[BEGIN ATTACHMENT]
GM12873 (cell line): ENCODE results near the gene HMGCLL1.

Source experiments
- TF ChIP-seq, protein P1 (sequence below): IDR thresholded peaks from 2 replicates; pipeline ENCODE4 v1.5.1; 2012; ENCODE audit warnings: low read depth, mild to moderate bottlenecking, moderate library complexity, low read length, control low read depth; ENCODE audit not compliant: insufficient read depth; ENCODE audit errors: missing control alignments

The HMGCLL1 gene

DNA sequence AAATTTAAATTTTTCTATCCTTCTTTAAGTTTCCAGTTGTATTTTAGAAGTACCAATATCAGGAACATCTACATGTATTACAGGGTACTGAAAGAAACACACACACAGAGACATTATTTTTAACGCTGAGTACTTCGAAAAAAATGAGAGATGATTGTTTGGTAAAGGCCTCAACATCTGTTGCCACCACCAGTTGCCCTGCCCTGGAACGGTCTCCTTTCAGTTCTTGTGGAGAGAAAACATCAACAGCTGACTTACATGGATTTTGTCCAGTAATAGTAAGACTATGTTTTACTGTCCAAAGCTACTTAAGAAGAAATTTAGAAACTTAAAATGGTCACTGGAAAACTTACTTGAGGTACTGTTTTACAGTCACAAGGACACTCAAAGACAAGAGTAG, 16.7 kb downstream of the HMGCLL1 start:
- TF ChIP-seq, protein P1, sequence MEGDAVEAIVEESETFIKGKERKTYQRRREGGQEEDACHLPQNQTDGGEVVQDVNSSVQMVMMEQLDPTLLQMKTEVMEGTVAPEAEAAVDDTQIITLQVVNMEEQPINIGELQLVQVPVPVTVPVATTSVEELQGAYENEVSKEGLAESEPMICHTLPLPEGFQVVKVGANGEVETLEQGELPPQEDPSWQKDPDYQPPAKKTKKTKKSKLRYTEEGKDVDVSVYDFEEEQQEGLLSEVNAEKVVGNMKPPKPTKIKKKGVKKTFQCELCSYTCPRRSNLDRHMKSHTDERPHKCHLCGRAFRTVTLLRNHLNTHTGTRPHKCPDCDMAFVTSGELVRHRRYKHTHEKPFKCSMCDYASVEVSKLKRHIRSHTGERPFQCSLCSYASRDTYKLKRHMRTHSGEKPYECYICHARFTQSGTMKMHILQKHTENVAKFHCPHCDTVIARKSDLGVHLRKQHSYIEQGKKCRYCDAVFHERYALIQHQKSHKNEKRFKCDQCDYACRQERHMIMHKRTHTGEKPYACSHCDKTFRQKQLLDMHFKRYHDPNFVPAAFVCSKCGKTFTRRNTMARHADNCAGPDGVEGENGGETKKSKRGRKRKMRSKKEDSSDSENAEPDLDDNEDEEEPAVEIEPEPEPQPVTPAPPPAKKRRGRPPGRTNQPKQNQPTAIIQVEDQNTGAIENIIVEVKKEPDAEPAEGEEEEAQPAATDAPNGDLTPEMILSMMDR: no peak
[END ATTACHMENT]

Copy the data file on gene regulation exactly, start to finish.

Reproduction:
GM12873 (cell line): ENCODE results near the gene HMGCLL1.

Source experiments
- TF ChIP-seq, protein P1 (sequence below): IDR thresholded peaks from 2 replicates; pipeline ENCODE4 v1.5.1; 2012; ENCODE audit warnings: low read depth, mild to moderate bottlenecking, moderate library complexity, low read length, control low read depth; ENCODE audit not compliant: insufficient read depth; ENCODE audit errors: missing control alignments

The HMGCLL1 gene

DNA sequence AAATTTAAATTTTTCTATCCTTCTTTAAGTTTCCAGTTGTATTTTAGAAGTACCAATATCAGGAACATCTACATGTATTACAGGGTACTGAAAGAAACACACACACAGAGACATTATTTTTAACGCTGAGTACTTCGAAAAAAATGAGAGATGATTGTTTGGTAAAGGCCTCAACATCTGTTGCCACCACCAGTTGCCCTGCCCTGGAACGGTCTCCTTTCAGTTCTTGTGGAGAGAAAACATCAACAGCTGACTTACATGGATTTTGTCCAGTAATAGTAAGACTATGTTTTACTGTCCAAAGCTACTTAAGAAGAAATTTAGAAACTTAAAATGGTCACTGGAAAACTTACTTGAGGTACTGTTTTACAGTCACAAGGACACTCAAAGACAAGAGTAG, 16.7 kb downstream of the HMGCLL1 start:
- TF ChIP-seq, protein P1, sequence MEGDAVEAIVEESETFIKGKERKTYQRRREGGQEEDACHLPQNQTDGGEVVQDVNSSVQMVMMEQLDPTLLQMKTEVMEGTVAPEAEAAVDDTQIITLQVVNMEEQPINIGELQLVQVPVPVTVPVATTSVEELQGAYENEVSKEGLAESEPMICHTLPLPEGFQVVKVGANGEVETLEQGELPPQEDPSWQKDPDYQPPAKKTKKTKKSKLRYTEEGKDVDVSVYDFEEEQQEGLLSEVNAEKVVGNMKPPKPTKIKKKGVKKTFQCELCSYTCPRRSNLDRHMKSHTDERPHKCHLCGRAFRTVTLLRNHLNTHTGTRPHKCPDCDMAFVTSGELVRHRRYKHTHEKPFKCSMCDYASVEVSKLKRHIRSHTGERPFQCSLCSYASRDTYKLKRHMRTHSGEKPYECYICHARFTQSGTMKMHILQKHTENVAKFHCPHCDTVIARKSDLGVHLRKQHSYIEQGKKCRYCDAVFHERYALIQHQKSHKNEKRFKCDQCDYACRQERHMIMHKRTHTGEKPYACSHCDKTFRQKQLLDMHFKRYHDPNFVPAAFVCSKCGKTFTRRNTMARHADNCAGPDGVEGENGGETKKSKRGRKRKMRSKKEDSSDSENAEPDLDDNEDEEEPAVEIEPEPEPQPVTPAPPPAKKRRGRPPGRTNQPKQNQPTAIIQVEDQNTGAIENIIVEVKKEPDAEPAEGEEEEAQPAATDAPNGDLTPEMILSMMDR: no peak